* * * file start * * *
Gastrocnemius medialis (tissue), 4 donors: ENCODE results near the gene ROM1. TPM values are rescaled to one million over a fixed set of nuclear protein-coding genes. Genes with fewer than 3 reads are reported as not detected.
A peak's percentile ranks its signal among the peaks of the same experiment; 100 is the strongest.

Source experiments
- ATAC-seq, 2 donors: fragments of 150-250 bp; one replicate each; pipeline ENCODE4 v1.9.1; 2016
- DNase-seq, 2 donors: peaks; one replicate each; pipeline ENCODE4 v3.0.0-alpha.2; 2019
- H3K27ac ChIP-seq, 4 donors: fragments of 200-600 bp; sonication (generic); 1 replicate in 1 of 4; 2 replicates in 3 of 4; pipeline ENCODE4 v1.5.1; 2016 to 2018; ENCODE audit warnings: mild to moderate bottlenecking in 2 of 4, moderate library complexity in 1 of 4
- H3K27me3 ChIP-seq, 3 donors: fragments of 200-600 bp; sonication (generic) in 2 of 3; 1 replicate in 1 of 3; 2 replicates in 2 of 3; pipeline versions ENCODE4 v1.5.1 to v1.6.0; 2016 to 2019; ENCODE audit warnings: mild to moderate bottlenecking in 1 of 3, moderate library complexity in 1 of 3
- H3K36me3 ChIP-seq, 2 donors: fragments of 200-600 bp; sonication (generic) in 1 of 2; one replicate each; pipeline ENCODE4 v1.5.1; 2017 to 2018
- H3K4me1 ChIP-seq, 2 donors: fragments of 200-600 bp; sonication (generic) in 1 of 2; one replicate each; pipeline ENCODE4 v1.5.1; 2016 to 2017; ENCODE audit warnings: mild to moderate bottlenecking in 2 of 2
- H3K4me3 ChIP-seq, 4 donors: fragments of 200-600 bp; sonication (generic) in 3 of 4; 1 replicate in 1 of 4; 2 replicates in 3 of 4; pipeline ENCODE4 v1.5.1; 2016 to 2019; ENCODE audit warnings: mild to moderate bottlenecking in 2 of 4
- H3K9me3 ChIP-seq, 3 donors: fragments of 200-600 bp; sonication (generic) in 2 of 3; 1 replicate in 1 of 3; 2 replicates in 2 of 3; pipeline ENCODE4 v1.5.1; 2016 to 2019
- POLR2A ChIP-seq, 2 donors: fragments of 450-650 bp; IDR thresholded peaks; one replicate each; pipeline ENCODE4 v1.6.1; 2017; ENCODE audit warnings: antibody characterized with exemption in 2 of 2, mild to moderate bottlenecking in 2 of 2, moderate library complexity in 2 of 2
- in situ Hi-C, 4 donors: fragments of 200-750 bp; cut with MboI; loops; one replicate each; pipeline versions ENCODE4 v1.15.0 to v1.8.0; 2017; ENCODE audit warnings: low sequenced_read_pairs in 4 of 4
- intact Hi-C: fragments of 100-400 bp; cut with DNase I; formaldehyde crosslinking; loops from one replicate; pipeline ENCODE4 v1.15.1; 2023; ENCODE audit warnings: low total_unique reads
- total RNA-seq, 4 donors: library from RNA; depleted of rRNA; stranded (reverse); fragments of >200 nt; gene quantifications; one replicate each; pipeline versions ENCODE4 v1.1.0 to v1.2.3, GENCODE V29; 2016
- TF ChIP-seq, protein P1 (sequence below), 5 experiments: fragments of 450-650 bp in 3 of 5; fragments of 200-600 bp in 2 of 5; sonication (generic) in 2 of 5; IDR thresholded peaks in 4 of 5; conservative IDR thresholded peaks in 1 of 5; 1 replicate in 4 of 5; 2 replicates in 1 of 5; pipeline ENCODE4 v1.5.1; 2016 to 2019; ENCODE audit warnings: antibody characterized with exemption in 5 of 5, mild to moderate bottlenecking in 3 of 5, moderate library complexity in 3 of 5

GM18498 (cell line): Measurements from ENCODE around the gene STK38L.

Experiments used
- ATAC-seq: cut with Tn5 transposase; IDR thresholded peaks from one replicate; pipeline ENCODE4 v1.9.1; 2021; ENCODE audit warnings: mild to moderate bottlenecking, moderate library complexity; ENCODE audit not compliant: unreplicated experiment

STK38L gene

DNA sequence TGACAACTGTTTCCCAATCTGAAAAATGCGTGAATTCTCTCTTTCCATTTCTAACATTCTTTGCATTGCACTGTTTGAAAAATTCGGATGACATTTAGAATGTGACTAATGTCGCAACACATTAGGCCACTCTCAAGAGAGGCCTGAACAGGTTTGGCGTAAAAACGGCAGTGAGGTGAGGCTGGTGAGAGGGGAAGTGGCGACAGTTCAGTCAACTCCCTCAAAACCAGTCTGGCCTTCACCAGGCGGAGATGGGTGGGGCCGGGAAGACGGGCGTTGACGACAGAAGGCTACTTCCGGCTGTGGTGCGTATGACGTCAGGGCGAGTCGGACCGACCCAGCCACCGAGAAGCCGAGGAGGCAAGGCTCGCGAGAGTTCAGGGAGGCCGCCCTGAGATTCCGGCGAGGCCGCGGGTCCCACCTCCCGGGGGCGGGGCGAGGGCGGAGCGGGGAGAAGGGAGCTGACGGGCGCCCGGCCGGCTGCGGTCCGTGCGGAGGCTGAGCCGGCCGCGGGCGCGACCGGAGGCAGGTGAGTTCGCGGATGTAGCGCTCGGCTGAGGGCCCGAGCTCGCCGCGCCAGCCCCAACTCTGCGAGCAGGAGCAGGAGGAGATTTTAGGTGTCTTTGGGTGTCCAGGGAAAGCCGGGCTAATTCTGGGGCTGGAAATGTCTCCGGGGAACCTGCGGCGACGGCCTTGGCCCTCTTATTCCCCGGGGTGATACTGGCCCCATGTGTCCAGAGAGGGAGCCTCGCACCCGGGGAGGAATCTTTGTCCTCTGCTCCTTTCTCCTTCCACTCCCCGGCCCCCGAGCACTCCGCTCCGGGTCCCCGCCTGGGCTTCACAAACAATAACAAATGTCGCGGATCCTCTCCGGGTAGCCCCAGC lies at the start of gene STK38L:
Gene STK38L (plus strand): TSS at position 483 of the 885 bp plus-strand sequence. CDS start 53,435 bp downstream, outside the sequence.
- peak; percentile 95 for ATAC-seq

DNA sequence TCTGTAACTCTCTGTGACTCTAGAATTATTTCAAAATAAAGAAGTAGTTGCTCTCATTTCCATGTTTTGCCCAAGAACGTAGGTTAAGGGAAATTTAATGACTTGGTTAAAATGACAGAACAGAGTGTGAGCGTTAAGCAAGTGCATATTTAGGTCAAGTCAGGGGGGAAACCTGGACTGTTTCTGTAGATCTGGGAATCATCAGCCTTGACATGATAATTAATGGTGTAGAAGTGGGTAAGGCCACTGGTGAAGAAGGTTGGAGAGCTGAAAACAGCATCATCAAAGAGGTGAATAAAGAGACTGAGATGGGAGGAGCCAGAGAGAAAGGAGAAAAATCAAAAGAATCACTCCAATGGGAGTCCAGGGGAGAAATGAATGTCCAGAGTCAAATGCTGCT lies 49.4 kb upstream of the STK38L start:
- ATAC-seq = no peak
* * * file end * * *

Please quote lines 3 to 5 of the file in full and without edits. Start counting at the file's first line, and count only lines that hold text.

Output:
Source experiments
- ATAC-seq, 2 donors: fragments of 150-250 bp; one replicate each; pipeline ENCODE4 v1.9.1; 2016
- DNase-seq, 2 donors: peaks; one replicate each; pipeline ENCODE4 v3.0.0-alpha.2; 2019